Most woodworkers, at one time or another, have to scribe a piece of wood to fit closely to an irregular surface. Here is an old boat builder’s method to scribe a line to a gently curved surface. The only equipment necessary is a collection of different size flat washers and a sharp pencil. Continue reading →
Our 403 Microfibers and 405 Filleting Blend are excellent structural fillers but they’re fibrous and leave a rough surface when used to make fillets. To end up with a surface that is ready for coating or re-bonding without having to remove amine blush or sand smooth, apply a narrow strip of 879 Release Fabric after the fillet is made. Continue reading →
Boat Design Quarterly is a publication and website offering boat plans from top designers. In it, readers will find boat plans for paddle, oar, power and sail, from well known designers like Bolger, Chapelle, and Stephens. Continue reading →
Cover Photo: Inspired by designs from the 1890s, this settee is built with modern techniques by Weatherend Estate Furniture in Rockland, Maine.
Weatherend® Estate Furniture has developed an innovative collection inspired by the seven original designs of Hans Heistad, a noted landscape architect. In the early 1890’s, owners of the Weatherend estate commissioned Heistad to create these special furnishings for their summer residence on the coast of Maine. Continue reading →
Polyester laminates have been with us since the mid 1940s. They are bright, strong, easily molded to useful shapes, and from all appearances (and advertising) maintenance free. Contrary to our conditioned distrust of wood, we have come to expect these easy features when we think about Fiberglass Reinforced Plastics (FRP). The waxing and occasional polishing required to keep our FRP bright is not very demanding. FRP structures epitomize easy living. Continue reading →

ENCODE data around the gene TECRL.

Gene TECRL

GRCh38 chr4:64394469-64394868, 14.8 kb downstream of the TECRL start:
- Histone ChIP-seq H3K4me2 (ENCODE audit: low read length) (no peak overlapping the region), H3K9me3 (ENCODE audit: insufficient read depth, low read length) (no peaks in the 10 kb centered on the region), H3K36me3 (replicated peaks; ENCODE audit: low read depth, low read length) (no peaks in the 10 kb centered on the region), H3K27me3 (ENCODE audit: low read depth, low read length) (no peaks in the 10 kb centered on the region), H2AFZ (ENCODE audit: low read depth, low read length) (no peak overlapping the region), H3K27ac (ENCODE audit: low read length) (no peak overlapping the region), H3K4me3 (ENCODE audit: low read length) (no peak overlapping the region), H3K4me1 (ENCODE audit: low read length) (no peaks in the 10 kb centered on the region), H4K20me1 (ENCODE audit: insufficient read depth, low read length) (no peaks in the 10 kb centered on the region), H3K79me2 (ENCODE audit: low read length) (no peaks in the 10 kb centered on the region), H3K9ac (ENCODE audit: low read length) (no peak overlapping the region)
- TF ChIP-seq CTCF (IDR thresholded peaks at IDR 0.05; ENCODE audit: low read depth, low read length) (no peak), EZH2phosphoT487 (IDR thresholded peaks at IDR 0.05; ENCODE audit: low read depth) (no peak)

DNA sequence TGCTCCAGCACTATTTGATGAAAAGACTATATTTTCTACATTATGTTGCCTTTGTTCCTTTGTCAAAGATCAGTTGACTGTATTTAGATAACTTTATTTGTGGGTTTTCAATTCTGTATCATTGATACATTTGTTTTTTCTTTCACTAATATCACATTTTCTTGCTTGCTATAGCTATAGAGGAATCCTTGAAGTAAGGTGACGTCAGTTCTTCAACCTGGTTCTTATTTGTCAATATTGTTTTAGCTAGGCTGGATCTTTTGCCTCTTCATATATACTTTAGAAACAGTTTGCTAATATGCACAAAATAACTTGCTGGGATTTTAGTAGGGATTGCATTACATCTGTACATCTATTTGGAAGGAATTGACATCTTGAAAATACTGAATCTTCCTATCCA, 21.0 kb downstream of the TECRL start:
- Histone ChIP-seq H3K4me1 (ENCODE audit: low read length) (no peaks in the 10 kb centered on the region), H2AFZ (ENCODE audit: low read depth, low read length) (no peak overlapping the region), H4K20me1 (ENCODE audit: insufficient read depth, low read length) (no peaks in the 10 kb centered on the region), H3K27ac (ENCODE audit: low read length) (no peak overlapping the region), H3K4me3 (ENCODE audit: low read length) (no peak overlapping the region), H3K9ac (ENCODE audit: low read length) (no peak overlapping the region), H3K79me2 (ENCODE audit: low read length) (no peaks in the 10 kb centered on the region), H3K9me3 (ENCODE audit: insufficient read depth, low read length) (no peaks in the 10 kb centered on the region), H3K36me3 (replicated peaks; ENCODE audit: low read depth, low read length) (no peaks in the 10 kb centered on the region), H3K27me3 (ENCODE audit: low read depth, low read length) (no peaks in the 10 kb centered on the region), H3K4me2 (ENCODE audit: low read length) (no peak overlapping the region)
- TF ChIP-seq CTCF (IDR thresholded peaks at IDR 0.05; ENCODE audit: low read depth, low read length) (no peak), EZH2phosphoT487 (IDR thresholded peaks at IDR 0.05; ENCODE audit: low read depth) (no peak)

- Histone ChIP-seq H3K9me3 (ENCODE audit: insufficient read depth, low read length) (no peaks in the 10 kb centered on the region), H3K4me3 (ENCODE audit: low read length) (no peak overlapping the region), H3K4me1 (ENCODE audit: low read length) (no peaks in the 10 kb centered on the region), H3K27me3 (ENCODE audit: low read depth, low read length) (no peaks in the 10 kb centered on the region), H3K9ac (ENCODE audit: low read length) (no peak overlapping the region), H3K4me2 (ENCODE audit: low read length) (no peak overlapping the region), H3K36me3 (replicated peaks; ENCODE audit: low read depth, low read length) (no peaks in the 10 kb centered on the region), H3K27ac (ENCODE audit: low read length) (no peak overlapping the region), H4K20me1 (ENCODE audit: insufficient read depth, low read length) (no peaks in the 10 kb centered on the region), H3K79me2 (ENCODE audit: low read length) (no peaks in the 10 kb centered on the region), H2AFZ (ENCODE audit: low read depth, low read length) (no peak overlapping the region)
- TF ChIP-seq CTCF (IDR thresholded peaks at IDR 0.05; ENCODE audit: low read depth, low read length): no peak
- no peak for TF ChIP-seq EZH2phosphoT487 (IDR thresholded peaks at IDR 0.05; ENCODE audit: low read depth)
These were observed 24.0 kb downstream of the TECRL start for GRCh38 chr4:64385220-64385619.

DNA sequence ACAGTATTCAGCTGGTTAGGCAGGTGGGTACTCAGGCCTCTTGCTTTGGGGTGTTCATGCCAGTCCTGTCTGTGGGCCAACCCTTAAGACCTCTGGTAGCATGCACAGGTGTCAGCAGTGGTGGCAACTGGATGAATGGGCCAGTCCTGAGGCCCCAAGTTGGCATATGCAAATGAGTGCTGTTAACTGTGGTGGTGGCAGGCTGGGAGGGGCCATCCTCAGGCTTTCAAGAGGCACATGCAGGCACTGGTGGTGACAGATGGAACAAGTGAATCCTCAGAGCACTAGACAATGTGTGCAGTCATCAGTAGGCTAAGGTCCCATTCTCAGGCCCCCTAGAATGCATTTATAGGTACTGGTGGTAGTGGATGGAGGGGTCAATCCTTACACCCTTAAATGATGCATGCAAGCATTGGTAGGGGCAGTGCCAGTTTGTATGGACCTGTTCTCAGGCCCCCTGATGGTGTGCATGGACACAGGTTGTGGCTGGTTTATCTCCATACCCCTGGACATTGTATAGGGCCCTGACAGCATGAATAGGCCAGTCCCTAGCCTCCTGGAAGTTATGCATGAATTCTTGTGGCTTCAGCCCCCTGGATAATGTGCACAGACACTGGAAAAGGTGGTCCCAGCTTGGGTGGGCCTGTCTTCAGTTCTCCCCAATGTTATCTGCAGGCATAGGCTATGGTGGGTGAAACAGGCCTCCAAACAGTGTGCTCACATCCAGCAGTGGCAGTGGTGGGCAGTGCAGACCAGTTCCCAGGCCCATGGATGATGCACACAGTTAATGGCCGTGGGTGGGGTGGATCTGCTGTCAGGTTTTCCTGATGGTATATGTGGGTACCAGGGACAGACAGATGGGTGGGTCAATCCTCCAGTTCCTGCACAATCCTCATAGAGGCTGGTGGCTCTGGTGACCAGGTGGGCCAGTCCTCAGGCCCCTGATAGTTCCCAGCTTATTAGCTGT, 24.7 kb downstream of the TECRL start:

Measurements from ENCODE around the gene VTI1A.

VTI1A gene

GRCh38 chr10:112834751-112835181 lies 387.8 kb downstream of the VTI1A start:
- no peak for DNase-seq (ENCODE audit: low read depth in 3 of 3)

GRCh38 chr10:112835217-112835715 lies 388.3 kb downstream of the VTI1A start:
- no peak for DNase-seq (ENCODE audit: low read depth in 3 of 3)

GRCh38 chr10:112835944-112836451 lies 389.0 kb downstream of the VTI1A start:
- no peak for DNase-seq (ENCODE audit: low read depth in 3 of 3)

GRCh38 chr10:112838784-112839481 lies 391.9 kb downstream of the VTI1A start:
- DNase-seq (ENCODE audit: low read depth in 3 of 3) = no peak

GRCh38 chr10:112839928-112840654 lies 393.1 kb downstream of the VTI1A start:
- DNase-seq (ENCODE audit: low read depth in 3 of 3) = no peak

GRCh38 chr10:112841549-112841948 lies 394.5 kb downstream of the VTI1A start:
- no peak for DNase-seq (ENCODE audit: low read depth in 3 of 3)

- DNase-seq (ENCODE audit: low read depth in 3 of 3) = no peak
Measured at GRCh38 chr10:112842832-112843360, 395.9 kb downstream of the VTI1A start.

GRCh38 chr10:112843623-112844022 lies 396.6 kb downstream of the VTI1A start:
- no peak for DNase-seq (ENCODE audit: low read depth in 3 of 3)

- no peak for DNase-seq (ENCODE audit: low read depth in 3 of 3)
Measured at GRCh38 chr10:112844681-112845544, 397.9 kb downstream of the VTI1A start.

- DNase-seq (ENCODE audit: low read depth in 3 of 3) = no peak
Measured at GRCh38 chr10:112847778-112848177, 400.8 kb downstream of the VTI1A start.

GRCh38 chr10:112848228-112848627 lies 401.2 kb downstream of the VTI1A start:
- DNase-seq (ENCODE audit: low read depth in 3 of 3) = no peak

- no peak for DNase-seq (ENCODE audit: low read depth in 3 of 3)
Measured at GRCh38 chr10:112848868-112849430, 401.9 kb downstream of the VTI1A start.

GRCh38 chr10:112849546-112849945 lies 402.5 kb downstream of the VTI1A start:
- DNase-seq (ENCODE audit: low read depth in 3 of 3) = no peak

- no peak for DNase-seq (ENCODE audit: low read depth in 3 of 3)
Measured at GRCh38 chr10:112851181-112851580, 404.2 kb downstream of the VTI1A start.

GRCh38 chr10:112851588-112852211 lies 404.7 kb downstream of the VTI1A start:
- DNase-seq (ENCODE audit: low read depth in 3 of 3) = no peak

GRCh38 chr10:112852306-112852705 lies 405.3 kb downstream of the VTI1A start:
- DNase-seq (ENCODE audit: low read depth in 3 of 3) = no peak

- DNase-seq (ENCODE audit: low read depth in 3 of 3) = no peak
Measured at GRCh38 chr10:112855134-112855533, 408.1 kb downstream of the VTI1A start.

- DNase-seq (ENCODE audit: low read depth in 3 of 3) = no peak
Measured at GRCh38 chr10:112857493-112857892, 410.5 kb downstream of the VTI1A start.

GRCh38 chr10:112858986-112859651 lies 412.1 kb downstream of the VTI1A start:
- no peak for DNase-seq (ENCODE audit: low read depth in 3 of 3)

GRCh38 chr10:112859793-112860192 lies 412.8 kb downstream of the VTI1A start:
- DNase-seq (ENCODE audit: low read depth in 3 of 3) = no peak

TRADER, an Andrews 70 built by AKE Ltd. in Tallinn, Estonia, won the 1993 Chicago to Mackinac, and Port Huron to Mackinac offshore races on corrected time. In the 300 mile Chicago race July 17, racers experienced mostly reaching conditions. The first boat to finish was WINDQUEST, a Reichel/Pugh 70. Continue reading →
Editor’s note: I guess we are nothing if not cutting edge over here at Gougeon Brothers, Inc. Technical Advisor Brian Knight (now retired) wrote this article in 1993 about how to build something that is now a fast-growing trend in the workplace: a stand-up desk. Brian’s “dual level computer stand” will still make a great stand-up option today, although we imagine yours will have a flat screen monitor rather than the cathode ray tubes featured in the image gallery of this article.
by Brian Knight
Because I spend so much time working at a computer, I designed a computer cabinet that would allow me to stand or sit while I work. It takes less than 10 seconds to convert from one position to the other. As an added bonus, moving the computer to its own stand freed some workspace on my desk.
Bill Wendt called and described how his flat roof had been leaking. He said he was also putting an addition on the house, and wanted to use the same flat roof design so the addition would blend in with the rest of the house. But first he wanted to eliminate the roof leak. Continue reading →
Bill Dauser couldn’t find an automobile to suit his needs, so he designed this home-built station wagon himself, using epoxy, among other things.
The Muskegon, Michigan carpenter welded two Eldorado front ends back-to-back to create the frame. This arrangement allowed for front-wheel drive and four-wheel independent suspension. The auto also has four-wheel disc brakes and a Buick 231 V6 engine. Continue reading →
No matter what kind of boat you have, there is nothing so delightful as building or fixing the part that steers her.
A reliable, easily lifted rudder system can greatly enhance the performance of a shoal draft boat. After years of building boats for our customers and ourselves, we’ve come to appreciate the importance of a functional and reliable steering and rudder system. Continue reading →